Pride and relief for Steamboat’s Kim Hess after climbing Seven Summits
STEAMBOAT SPRINGS — On March 11, Steamboat resident Kim Hess, along with her brother, Steven, became the first brother-sister team to complete the Seven Summits, climbing the highest peak on each continent.
“I knew this day would come, eventually, but to finally be here is pretty unbelievable,” Hess, 33, said. “After more than seven years of chasing my Seven Summits dream, to finally reach the finish line is incredible. I feel an incredible sense of pride and accomplishment, but also relief and a bit of sadness.”
Hess knocked off the final — and easiest — chapter of her epic seven-year adventure by hiking the 10 miles to the summit of Australia’s 7,310-foot Mount Kosciusko. Her parents, in their 70s, were at the top to celebrate the feat with her and Steven.
“It was great to share it with our parents,” said Hess, who moved to Steamboat in 2009. “It was pretty emotional.”
The final trek was a far cry from her previous summits, which included everything from deadly earthquakes and avalanches to broken bones. Hess started her quest seven years ago after making a simple bet with Steven.
“I had been traveling for two years after college, and I didn’t know what I wanted to do,” Hess said. “When he brought up this great idea, I said let’s do this.”
Deciding to tackle the least expensive expeditions first, the Hesses began their journey summiting Aconcagua, a 22,841-foot peak in the Andes between Chile and Argentina. “We wanted to make sure we liked it and could handle the altitude,” Hess said.
Then the peaks got progressively more expensive and difficult. From there it was off to 18,510-foot Mount Elbrus in the Caucasus Mountains of Russia before traipsing over to Africa to bag 19,341-foot Kilimanjaro.
Then things became a bit more technical. When climbing 20,310-foot Denali, Hess summited but broke her wrist in a fall during the descent. Her first attempt at Everest in 2015 was halted at Camp 2 due to an earthquake that caused deadly avalanches. She went back to reach the 29,029-foot summit May 20, 2016. Last year, she trekked all the way to Antarctica to climb 16,050-foot Mount Vinson.
“That one was hard to describe,” she said. “It was a flawless expedition filled with nothingness. No birds, no sounds, nothing to really see. Just pristine whiteness in 24-hour daylight. Time ceased to have a meaning, and you’re not sure where the ground ends and the sky begins.”
Back in Steamboat with the Seven Summits behind her, Hess, who bartends at Back Door Grill while growing her motivational speaking business, is enjoying the ability to sleep in and take advantage of Steamboat’s recreational pastimes. But with that comes a bit of sadness.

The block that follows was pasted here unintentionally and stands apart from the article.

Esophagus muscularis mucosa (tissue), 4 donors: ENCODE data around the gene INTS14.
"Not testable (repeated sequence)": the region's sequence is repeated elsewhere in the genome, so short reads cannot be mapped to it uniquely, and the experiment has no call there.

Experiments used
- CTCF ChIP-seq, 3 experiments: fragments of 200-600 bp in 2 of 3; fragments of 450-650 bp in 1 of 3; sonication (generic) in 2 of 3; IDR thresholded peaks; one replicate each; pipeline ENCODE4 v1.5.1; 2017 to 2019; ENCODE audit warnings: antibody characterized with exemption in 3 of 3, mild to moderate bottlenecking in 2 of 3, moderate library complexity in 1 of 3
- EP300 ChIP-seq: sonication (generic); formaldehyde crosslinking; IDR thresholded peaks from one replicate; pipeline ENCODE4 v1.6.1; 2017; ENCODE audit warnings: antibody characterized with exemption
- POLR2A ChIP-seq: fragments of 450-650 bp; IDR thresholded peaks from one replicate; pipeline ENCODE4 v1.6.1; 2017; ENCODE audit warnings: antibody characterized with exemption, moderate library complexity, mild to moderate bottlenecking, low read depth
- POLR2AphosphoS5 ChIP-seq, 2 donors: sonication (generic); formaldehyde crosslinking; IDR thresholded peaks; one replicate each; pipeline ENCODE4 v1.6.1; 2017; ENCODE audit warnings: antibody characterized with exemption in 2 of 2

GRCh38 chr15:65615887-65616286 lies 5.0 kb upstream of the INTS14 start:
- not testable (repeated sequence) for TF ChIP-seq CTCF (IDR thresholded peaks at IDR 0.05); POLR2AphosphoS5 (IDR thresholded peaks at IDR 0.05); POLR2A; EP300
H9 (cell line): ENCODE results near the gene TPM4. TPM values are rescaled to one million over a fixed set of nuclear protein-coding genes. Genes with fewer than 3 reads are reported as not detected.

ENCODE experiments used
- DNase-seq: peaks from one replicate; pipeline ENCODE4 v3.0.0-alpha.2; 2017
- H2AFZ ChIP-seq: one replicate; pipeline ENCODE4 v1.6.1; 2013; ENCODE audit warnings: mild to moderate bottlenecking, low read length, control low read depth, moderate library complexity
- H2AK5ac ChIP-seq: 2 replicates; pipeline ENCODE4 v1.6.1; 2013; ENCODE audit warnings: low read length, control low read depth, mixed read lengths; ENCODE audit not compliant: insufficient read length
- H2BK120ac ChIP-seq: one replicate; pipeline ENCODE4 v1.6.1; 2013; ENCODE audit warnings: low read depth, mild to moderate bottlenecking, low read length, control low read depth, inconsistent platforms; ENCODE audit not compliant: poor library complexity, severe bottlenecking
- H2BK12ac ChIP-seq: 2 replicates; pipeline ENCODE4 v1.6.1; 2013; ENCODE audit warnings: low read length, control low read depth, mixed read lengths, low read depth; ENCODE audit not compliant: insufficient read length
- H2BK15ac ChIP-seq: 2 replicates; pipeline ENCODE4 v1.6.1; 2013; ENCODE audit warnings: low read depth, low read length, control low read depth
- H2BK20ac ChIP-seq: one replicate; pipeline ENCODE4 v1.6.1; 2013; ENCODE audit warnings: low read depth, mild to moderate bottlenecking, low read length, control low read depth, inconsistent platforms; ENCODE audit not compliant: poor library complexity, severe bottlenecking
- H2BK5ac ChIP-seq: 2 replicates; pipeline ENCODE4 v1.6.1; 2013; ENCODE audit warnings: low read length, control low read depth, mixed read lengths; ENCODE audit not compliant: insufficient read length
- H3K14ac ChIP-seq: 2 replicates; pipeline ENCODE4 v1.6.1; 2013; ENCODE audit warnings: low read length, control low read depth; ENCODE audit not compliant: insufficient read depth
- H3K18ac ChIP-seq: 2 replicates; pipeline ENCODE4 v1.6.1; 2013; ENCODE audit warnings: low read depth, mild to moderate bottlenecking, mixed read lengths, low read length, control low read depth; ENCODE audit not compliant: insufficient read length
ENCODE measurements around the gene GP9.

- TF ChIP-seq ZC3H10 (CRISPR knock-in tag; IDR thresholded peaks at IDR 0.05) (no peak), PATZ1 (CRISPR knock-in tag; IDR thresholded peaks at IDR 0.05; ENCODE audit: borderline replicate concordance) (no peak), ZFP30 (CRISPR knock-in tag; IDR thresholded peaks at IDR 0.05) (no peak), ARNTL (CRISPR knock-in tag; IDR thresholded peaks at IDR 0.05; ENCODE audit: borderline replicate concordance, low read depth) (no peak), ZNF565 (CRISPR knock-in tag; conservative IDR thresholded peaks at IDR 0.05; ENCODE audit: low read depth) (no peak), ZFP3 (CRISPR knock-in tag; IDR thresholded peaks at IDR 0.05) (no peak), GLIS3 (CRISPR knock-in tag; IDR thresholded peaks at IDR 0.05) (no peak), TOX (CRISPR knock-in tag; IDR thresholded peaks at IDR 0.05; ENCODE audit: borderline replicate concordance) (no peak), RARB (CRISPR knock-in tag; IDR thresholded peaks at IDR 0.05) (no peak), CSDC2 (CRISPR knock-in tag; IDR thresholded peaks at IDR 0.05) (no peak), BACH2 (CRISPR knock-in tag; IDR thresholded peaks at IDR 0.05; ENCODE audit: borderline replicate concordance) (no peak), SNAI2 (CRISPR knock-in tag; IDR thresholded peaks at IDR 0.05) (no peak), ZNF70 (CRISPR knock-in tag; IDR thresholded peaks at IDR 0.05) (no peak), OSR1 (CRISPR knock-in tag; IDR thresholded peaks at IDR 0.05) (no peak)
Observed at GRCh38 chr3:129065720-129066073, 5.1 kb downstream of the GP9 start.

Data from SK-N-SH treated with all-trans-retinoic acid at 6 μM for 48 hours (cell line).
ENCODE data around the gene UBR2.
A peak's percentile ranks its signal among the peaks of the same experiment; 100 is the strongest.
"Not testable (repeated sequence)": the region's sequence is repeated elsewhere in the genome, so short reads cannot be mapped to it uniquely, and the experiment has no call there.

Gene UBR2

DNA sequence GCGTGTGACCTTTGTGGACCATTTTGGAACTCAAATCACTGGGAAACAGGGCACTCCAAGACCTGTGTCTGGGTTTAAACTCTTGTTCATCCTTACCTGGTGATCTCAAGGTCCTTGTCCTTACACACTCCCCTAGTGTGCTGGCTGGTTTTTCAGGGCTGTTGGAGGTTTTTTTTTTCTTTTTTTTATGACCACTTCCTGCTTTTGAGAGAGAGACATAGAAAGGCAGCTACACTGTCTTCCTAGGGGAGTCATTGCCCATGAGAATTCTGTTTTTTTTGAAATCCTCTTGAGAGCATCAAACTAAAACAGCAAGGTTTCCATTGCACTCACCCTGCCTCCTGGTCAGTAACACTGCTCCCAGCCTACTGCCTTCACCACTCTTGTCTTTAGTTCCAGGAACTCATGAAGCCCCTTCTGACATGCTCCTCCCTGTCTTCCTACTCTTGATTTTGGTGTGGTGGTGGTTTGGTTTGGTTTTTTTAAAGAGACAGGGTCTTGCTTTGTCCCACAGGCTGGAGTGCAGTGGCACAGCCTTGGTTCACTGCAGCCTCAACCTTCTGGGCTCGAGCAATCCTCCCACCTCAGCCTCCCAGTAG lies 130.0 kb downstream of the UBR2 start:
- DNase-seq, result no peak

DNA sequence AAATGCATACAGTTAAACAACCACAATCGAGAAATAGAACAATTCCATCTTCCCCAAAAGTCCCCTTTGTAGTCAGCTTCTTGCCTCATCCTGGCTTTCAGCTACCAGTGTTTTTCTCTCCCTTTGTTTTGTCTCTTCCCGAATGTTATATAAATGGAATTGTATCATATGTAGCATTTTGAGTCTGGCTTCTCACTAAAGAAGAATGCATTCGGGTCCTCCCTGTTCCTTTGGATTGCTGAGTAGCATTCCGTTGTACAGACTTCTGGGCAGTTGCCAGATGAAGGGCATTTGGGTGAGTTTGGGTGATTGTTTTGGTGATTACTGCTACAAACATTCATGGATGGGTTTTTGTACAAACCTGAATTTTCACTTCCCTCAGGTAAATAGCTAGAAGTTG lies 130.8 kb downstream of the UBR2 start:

“That’s another emotion I struggle with,” she said. “It’s sad to be done climbing around the world with my brother. With it comes a sense of being lost and in need of a new life compass. It consumed every avenue of my life, and now that it’s over, I sort of don’t know what to do with myself — kind of like parents entering the ‘empty nest’ phase of life. It takes a bit of soul searching. I have to redefine what this next chapter in my life looks like, which is a pretty scary but exciting place to be.”
Nevertheless, she’s relieved the quest is in the books.
“It’s nice having nothing to worry about anymore,” she said. “Sometimes I couldn’t sleep at night — the stress of working, saving money, finding sponsors, blogging, social posts, staying healthy and training damaged my mind and body more than I care to admit. So there’s great relief in finally being able to say, ‘I climbed the Seven Summits,’ instead of saying I’m trying to climb them. As with any big project in life, there’s always a big sigh of relief at the end when it’s all over.”
Of course, knowing Hess, it might not be all over.
She still has a dream of accomplishing the Explorers Grand Slam, which adds traverses of the North and South poles. Hess said fewer than 60 people have completed the feat, and only 12 are women. As with the Seven Summits, it’s the physical and mental challenges that are alluring.
“I’m celebrating for the underdog, for everybody out there who feels like they can’t do something, and for everybody who overcame a challenge or setback,” she said.
That and what she’s learned along the way.
“The places I’ve traveled, the mountains I’ve climbed, and the people I’ve met have taught me and changed me in ways I can’t begin to comprehend,” she said. “I’m forever grateful for the opportunity to have experienced this wild rollercoaster of a journey and look forward to what’s next. I’m not quite ready to dive into the next adventure, but when I wake up from my slumber, I promise it will be exciting.”
Editor’s note: This was excerpted from the Summer 2018 issue of Steamboat Living magazine.
Primoz Roglic must find a way to stop his Slovenian rival Tadej Pogacar from winning the Tour de France for the third straight time. Pogacar is the firm favorite to win the three-week race, which starts in Denmark on Friday.
Support Local Journalism
Support Local Journalism
Readers around Aspen and Snowmass Village make the Aspen Times’ work possible. Your financial contribution supports our efforts to deliver quality, locally relevant journalism.
Now more than ever, your support is critical to help us keep our community informed about the evolving coronavirus pandemic and the impact it is having locally. Every contribution, however large or small, will make a difference.
Each donation will be used exclusively for the development and creation of increased news coverage.
Start a dialogue, stay on topic and be civil.
If you don't follow the rules, your comment may be deleted.
User Legend: Moderator Trusted User